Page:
U.S. stock index futures slumped early Thursday, as the gains seen after the Federal Reserve’s biggest interest rate hike since 1994 quickly faded.
Futures on the Dow Jones Industrial Average
fell 563 points, or 1.8%, to 30088.
Futures on the S&P 500
dropped 89 points, or 2.4%, to 3705.
Futures on the Nasdaq 100
decreased 338.25 points, or 2.9%, to 11291.
On Wednesday, the Dow Jones Industrial Average
rose 304 points, or 1%, to 30669, the S&P 500
increased 55 points, or 1.46%, to 3790, and the Nasdaq Composite
gained 271 points, or 2.5%, to 11099.
What’s driving markets
The three-quarters of a percentage point interest rate hike could be followed by another hike of that magnitude in July, or a half-point increase, according to Fed Chair Jerome Powell at a press conference Wednesday afternoon. The Fed also cut its economic growth forecast and lifted its unemployment outlook while not going as far as to predict recession.
“Of course, the record 75bp rate hike decision isn’t helping credit and stock markets trading higher today, but most of the current sell-off seems to be coming from major worries that the Fed is willing to accept worsening economic conditions, in the shape of an upcoming recession alongside higher unemployment (like four decades ago), in its fight against the pressure brought by rising prices,” said Pierre Veyret, technical analyst at ActivTrades.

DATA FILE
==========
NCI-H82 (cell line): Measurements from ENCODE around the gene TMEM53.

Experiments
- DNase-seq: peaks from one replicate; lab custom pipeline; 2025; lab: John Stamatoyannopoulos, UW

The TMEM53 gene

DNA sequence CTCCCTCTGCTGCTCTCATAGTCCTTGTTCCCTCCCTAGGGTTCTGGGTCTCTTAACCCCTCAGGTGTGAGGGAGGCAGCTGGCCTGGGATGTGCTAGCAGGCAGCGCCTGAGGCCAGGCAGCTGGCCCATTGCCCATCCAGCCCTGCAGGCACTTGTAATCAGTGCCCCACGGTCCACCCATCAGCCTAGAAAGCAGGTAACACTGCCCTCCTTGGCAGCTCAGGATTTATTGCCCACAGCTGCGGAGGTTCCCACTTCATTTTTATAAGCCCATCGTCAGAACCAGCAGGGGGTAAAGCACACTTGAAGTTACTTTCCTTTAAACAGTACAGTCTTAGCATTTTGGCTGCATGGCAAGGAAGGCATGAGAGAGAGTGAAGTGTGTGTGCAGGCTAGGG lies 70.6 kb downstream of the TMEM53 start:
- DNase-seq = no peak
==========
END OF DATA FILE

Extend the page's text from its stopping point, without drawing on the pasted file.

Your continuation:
Analysts also drew attention to the fact that not only did Powell express concern about last week’s data showing U.S. consumer prices shooting up by 8.6% in the 12 months ending May, but he also noted rising inflation expectations, as measured by the University of Michigan’s consumer sentiment report.
“Inflation expectations data had unnerved committee members,” said Ryan Djajasaputra, economist at Investec. “Powell stated that the Fed needed to take this development seriously.”
Meanwhile, the Swiss National Bank made a surprisingly large half-point rate hike Thursday, which buoyed the Swiss franc, ahead of a Bank of England rate decision later in the session.
U.S. weekly jobless claims, May housing starts and the June Philadelphia Fed manufacturing survey are due at 8:30 a.m. Eastern.